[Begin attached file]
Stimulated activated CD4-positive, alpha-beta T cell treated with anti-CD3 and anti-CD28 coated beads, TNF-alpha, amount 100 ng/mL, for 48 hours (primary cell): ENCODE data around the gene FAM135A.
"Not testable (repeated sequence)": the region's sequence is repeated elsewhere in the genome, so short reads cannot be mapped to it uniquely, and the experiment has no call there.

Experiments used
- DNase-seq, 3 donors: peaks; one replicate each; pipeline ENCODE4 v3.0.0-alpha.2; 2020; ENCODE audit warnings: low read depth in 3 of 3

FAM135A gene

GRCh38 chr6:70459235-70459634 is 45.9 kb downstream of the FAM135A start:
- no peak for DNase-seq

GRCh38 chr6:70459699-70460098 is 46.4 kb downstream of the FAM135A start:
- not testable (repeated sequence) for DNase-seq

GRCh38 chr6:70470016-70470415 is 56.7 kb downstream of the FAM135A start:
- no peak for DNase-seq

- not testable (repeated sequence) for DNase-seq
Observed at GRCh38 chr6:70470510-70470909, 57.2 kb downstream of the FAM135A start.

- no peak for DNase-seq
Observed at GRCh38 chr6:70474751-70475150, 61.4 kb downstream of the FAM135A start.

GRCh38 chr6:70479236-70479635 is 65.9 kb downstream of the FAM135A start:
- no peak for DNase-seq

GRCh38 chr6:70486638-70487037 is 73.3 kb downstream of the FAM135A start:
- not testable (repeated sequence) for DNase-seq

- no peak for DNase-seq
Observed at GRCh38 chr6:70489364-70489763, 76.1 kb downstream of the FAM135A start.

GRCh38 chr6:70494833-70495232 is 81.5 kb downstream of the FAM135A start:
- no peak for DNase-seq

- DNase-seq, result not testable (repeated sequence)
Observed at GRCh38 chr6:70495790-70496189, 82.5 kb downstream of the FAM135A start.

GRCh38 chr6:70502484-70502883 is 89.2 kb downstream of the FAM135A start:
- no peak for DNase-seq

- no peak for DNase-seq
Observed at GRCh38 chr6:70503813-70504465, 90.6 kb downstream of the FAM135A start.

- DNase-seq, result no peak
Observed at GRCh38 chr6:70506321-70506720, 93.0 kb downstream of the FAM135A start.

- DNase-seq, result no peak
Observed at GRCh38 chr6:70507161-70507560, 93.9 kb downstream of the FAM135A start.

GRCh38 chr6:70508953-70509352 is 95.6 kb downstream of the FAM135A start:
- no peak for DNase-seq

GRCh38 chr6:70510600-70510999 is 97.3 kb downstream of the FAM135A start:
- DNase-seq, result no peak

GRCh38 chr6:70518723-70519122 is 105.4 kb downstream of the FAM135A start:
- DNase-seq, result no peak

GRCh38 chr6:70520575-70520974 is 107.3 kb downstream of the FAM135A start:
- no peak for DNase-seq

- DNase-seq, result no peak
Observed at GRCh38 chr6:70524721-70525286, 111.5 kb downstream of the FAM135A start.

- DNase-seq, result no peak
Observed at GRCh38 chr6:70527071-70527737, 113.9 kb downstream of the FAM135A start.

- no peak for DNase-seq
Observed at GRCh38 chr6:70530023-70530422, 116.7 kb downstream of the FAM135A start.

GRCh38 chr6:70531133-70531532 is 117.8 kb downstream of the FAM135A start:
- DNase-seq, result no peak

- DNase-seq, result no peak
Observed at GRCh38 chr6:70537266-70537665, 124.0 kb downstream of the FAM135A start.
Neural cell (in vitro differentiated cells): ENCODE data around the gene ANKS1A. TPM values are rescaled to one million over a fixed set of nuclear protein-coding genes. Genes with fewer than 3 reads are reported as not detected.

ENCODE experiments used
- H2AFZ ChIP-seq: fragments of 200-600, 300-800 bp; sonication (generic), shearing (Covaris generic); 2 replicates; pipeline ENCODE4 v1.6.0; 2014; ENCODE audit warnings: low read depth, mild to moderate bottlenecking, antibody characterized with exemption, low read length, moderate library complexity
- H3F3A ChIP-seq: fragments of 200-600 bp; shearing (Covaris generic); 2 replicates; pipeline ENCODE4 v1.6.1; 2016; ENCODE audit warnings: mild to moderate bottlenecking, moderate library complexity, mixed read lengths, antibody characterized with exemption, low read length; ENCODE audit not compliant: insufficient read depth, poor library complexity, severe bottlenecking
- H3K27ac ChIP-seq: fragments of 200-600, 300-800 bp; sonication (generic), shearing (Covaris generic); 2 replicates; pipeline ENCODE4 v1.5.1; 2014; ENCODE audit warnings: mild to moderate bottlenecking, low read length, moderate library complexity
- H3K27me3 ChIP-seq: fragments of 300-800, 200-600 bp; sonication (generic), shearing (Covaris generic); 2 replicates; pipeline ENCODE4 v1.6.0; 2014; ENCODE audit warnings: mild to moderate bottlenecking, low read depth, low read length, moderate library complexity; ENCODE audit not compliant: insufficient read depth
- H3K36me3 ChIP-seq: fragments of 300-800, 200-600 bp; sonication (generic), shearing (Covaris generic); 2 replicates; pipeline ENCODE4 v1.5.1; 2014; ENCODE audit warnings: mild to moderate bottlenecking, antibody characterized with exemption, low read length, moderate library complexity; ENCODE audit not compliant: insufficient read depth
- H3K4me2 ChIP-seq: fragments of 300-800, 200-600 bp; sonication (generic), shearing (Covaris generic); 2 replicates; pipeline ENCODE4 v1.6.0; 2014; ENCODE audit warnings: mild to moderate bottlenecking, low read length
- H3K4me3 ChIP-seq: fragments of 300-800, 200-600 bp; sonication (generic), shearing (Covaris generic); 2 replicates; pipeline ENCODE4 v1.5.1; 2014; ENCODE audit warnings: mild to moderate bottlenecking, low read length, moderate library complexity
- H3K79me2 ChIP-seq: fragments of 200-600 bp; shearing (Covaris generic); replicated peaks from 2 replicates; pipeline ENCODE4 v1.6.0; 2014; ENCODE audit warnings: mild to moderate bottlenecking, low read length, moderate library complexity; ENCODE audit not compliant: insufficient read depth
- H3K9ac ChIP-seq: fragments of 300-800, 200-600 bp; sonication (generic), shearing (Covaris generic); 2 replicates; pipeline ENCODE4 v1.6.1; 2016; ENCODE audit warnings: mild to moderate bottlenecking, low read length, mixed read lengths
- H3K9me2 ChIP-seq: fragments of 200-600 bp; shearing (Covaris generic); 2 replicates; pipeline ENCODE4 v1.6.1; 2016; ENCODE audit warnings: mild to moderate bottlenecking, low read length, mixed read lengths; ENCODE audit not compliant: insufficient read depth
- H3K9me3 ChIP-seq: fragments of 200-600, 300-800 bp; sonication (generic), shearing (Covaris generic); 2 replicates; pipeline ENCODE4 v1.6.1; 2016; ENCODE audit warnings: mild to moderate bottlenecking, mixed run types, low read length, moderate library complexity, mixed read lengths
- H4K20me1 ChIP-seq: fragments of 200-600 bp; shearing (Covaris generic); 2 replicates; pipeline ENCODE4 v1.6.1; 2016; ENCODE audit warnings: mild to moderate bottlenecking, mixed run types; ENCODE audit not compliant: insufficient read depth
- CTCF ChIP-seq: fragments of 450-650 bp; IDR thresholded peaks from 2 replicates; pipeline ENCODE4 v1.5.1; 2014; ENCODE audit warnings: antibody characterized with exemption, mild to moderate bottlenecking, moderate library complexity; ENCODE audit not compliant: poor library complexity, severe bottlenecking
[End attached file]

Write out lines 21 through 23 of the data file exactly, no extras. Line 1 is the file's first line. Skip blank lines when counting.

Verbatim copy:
Observed at GRCh38 chr6:70489364-70489763, 76.1 kb downstream of the FAM135A start.

GRCh38 chr6:70494833-70495232 is 81.5 kb downstream of the FAM135A start:
- no peak for DNase-seq